The Sachsen Project

The story begins in Budapest in 1944. When the SS began to loot the splendid flats, palaces and castles of the expelled or already deported Jewish Hungarians. Priceless treasures, famous collections of paintings, many hundreds of masterpieces by French Impressionists and classics with world-famous names disappeared never to be seen again. Immediately afterwards, the valuable furniture, Isfahan carpets and precious inlays were also taken away and the gold and jewellery stocks were stolen from the vaults.

The search for these missing masterpieces of world cultural heritage finally led to Deutschkatharinenberg (The Deutsch Affair). To a mine that does not actually exist. All official bodies deny its existence. Accordingly, it is nowhere recorded, nowhere documented! Univ. Prof. Dr. Wolfgang Neubauer, who heads the Ludwig Boltzmann Institute for Archaeological Prospection and Virtual Archaeology in Vienna, as an old mining specialist, takes a different view(Univ.-Prof. Mag. Dr. Wolfgang Neubauer). With his measurements, he has already proven that a historical mine is located at this site. A mine whose entrance had been blown up, as visible and measurable traces show. An absolute novelty at that time, because it was not common in historical mining or there was no explosive for it at all.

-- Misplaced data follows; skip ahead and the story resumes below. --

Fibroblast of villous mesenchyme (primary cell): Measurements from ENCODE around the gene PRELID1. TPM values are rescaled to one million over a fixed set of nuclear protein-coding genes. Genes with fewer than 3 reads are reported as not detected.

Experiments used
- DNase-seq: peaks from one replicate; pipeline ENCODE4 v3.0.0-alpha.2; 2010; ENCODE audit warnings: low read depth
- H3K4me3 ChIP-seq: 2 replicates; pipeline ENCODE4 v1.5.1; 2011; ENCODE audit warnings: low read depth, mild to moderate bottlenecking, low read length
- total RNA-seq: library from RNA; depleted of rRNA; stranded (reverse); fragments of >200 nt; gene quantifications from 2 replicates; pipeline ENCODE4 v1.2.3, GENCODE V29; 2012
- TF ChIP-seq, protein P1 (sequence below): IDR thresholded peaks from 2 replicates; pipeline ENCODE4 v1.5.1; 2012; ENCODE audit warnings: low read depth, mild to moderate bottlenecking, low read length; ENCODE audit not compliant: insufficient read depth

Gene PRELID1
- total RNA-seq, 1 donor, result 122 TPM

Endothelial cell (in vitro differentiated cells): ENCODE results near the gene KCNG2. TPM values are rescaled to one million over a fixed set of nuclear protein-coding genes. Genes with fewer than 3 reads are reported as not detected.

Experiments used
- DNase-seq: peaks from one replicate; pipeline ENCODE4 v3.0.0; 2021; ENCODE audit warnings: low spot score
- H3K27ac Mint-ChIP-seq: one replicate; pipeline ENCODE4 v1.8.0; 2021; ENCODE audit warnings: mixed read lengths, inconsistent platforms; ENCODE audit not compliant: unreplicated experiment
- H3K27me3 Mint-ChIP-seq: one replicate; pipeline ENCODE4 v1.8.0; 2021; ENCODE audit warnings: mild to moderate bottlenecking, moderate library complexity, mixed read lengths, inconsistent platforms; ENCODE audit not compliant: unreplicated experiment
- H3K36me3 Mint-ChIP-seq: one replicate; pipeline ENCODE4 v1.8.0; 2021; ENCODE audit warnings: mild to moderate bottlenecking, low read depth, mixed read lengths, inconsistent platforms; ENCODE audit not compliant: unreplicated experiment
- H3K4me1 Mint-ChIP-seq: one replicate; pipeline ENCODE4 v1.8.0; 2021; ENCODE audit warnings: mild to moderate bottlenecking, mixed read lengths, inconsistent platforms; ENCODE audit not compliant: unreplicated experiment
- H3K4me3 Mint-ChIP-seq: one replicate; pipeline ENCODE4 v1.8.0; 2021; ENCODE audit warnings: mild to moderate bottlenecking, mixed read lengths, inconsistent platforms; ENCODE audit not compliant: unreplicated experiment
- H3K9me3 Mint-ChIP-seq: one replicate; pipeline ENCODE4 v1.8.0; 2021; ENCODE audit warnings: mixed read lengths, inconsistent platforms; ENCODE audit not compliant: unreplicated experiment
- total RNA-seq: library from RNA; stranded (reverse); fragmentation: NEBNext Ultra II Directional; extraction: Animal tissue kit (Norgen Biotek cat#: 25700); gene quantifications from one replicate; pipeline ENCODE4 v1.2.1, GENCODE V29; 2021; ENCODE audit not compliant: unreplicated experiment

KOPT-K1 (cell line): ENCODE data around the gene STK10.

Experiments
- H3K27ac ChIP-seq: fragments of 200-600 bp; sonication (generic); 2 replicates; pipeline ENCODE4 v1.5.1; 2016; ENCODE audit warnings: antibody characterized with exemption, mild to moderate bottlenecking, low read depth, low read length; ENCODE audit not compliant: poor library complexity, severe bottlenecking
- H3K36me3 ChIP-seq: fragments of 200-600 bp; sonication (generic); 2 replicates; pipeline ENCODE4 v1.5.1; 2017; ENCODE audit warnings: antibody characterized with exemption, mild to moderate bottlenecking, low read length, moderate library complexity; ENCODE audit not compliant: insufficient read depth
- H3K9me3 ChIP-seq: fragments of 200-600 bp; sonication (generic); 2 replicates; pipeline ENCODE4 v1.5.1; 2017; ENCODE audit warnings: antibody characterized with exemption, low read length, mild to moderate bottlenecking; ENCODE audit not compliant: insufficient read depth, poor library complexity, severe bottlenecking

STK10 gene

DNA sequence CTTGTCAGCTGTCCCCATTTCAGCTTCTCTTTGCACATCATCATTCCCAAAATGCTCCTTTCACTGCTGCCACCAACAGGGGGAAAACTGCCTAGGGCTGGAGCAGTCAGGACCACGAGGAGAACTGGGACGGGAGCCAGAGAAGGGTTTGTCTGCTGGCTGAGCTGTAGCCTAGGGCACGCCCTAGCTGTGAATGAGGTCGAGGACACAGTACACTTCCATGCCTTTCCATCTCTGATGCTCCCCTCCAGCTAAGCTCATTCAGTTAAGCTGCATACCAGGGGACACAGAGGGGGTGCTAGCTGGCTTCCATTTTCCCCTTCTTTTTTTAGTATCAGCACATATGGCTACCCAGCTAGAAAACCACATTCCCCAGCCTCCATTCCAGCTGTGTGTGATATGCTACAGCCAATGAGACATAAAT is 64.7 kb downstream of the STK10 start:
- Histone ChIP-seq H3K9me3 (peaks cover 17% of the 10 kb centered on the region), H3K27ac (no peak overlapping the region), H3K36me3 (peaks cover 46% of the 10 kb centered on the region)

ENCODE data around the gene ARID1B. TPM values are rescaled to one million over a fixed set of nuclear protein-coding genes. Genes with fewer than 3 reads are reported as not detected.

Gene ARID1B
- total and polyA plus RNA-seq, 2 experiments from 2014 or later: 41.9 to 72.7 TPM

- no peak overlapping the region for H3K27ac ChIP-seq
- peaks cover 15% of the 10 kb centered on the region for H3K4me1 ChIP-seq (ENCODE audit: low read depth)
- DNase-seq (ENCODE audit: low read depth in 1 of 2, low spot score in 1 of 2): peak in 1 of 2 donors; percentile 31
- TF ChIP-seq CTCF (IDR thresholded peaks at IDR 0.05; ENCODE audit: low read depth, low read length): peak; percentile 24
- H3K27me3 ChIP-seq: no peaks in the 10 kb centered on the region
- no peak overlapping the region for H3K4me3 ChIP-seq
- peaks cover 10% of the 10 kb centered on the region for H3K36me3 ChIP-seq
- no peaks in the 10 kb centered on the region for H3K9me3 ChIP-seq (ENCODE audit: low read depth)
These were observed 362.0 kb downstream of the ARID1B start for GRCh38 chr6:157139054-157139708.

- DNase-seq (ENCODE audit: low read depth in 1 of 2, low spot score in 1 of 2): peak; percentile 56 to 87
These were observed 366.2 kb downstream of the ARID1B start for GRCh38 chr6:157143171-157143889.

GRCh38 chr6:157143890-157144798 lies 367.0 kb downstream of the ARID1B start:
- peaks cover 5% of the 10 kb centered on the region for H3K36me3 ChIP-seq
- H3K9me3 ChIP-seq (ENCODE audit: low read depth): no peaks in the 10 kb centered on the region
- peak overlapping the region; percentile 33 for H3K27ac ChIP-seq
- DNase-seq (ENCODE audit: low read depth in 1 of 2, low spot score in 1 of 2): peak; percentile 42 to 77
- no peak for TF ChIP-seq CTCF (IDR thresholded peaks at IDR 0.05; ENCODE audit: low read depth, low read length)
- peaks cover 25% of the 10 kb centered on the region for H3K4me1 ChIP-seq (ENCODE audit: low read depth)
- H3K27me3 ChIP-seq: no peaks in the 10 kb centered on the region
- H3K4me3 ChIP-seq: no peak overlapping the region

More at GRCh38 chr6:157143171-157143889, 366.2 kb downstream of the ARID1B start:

These circumstances and a number of documents and circumstantial evidence suggest that this mine not only existed, but had been used by the SS as a storage site for precious goods. Presumably, not only the masterpieces by Corot, Monet, Pissarro, Courbet, Cèzanne, Degas, Manet, Tintoretto, Titian, El Greco from Budapest are stored in this shaft and gallery system, but many more lost treasures of our cultural heritage.

To explore the historic mine, to locate the retrofitted installations, to measure them, to open them, to secure the disappeared part of the world cultural heritage and to make it accessible to the world public and the rightful owners,that is the intention of this project(Germany versus German).